Ten years on, what are the best-performing wines from across the Left and Right Bank estates in Bordeaux?
Liv-ex has recently run a series of blogs on its website analysing the performance of the 2006 Bordeaux wines from the first growths and leading estates from the Médoc and Libourne.
This follows close on the heels of the annual ‘Ten years on’ tasting held by fine wine merchant Bordeaux Index which this year featured the 2006s.
The conclusion of the tasting was that in terms of quality the vintage was more “Kilimanjaro than Everest”, particularly when compared to the 2005s but that there were a number of extremely good wines to be found and, as one might expect, often at something of a discount to the more famous preceding vintage.
Latour, Mouton Rothschild and Petrus were considered the most stand-out wines at the tasting, with Pomerol, Pauillac and Pessac-Léognan generally perceived as the most consistent appellations.
Co-organiser Michael Schuster also picked out Léoville Barton, la Conseillante and Figeac as three particularly good examples of wines from the vintage with “a delicious core of fruit” and represented, “good to excellent value in the current claret market.”
So how have they been performing? Liv-ex notes that 34 of the 50 wines from 2006 on its various Bordeaux indices have gained or held value since release, with the average price positive change being 5.5%.
The second wines (that is the second labels of the first growths) have been among the best-performers – which ties in with more analysis from both the drinks business and Liv-ex on how consistently these wines are performing – while Sauternes, unsurprisingly, has lagged the most.
As one might expect, Lafite has been the most active of the 2006 first growths since release. It has also experienced the most varied price performance, rising from £3,000 a case to £8,550 between 2008 and 2011 and then dropping back to £4,600 today – which admittedly is still 43.8% above its release price.
Latour, Mouton and Margaux have performed reasonably, with Latour just over its release price, Mouton breaking even and Margaux ever so slightly below. All are under £4,000 a case though which in the case of Latour and Mouton (95 and 96 Robert Parker points respectively) may be of interest to buyers.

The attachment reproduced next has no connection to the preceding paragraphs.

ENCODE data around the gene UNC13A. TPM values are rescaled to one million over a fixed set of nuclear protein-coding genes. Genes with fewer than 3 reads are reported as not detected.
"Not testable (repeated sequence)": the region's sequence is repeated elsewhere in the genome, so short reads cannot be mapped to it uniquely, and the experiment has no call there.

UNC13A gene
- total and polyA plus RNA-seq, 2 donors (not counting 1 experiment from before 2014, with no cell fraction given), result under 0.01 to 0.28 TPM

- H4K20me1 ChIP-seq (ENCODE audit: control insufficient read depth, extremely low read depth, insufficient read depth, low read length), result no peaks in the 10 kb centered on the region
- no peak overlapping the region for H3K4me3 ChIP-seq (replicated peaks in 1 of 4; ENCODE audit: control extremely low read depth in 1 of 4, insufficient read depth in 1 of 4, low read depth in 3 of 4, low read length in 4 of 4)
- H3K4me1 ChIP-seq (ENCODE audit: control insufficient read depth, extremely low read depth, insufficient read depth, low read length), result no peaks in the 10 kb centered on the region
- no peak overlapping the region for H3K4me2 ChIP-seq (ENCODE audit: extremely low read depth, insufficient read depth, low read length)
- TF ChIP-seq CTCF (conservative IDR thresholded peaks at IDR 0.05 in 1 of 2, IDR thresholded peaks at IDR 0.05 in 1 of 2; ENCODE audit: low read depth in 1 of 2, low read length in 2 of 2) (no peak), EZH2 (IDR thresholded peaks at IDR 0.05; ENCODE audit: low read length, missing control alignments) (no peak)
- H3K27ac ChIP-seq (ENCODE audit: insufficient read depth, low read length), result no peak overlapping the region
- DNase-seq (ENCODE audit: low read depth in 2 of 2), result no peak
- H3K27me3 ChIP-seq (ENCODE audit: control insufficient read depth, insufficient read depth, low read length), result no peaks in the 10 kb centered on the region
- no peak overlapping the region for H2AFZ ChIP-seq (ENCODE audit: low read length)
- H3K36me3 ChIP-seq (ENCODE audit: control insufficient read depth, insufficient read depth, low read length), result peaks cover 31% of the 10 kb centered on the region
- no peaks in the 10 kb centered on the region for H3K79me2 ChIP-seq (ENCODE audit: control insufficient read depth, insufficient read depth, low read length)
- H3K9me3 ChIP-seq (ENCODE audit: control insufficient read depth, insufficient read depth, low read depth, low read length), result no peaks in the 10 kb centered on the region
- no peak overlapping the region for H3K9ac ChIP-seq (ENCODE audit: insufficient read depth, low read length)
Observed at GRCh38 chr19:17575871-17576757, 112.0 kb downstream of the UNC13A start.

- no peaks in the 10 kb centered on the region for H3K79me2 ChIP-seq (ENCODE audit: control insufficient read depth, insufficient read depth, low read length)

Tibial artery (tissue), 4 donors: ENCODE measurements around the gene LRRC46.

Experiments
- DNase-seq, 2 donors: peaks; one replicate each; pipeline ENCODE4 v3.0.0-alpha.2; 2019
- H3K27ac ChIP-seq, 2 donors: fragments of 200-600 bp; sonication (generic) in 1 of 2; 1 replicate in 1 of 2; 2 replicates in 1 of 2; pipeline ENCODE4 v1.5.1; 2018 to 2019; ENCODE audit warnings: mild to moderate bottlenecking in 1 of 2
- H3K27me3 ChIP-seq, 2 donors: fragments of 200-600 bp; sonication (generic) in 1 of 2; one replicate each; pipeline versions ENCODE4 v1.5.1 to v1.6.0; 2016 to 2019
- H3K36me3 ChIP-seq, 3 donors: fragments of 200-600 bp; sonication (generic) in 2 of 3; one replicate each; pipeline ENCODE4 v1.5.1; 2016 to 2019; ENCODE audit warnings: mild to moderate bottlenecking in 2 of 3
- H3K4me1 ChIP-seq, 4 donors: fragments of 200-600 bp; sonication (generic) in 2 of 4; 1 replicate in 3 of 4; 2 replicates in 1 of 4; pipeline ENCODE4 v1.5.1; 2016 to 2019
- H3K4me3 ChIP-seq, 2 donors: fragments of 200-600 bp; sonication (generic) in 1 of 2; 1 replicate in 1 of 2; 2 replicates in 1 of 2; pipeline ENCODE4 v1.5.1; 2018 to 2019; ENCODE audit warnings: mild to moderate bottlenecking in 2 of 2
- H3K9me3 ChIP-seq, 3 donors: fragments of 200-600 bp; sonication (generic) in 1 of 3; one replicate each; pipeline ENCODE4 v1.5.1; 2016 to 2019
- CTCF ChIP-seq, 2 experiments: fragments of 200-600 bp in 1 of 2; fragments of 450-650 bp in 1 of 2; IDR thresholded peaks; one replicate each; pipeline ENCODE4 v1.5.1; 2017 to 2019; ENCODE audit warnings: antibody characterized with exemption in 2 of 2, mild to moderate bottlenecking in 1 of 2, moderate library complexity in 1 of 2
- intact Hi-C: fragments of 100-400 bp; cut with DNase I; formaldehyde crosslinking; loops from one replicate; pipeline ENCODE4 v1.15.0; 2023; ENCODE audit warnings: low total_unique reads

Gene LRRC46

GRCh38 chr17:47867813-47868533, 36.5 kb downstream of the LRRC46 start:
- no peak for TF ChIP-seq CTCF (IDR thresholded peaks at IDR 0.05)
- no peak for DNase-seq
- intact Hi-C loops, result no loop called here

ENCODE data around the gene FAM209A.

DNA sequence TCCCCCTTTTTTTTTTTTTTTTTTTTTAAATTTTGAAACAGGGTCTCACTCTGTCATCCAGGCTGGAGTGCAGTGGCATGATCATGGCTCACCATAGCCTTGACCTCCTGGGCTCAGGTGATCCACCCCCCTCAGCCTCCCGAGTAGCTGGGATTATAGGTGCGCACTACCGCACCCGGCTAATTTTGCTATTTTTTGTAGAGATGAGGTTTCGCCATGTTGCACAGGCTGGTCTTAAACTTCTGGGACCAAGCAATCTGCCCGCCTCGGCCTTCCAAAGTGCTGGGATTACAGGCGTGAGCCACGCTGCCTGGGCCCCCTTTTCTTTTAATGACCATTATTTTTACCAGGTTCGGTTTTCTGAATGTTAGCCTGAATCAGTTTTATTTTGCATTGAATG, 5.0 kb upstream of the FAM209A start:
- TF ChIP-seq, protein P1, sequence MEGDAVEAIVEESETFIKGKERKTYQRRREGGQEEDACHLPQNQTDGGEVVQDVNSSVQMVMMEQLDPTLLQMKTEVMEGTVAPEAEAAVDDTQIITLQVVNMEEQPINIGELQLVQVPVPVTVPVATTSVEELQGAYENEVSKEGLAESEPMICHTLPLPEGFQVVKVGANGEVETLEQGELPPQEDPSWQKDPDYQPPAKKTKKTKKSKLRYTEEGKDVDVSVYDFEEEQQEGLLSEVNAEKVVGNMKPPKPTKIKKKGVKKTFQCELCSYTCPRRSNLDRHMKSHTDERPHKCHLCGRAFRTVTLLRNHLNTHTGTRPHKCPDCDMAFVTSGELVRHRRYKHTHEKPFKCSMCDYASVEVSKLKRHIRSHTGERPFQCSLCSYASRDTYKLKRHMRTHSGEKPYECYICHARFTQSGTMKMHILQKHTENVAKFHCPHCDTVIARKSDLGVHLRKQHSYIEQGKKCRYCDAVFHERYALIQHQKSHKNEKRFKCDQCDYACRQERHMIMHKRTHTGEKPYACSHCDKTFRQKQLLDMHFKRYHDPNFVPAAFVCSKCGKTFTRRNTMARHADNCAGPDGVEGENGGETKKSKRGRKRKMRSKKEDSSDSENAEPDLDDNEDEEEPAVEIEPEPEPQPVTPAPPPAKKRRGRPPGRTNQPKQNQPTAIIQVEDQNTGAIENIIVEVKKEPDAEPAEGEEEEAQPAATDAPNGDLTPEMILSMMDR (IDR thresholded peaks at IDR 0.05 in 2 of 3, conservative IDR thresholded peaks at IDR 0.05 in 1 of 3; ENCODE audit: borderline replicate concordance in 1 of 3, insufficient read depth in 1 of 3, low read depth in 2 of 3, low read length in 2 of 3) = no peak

The worst performer has been Haut-Brion, which at under £3,000 a case is 13.6% below its release price – yet it has a solid 96-point Parker score.
Among the second wines it is Carruades de Lafite that has, like its parent wine, made the most gains, up a full 351% since its release and in fact is even 52% off its peak.
Also like its parent wine, Bahans Haut-Brion (to be renamed ‘Clarence’ the following year) has gained the least though it has still registered a rise of 96%.
The wines from the Left Bank 200 (a selection of second to fifth growths) have been among the most consistent performers, again little surprise when one considers the recent news that the index has been a driving force for Bordeaux of late.
Seventeen of the 20 wines on the index have gained since release, with 11.6% being the average return – Calon Ségur’s ’06 is at its highest ever price.
La Mission Haut-Brion, Léoville Las Cases and Pape Clement are the three labels that have regressed since release – La Mission rather considerably, down 49.2%.
Palmer is the most expensive wine of those that have made returns (despite its drop La Mission is still more expensive at around £1,500 a case) but Smith-Haut-Lafitte, Lynch Bages and Beychevelle have shown the greatest returns.
Petrus was voted one of the top wines of the BI tasting and it has gained in value since release, as has Le Pin – up 7.1% and 7% respectively.
However, the Right Bank 50* presents an intriguing picture. Petrus and Le Pin are the two lowest-scoring wines on the index (93-points each from Parker) yet they are the only one to have appreciated to date.
The 95-point Lafleur and Cheval Blanc and 98-point Ausone are all down post-release particularly Ausoe which has dropped 46.7% from close to £8,000 a case to £4,000.
Unfortunately Sauternes continues to struggle. Yquem has seen the steepest drop since release – 53.6% – and at around £1,500 a case is now less than half its opening price.
Then again Yquem has been struggling in the secondary market for some time now ever since LVMH’s ‘price adjustment’ in 2005.
The remaining wines in the Sauternes 50** have also all decreased by varying degrees – Climens having dropped the most from around £500 to a little over £300 a case.
All the wines in the index for 2006 have 92-points or more (97 in the case of Yquem), yet the non-Yquem wines are all available for under £400 a case.
*Petrus, Le Pin, Cheval Blanc, Ausone and Lafleur
**Climens, Rieussec, Suduiraut and Coutet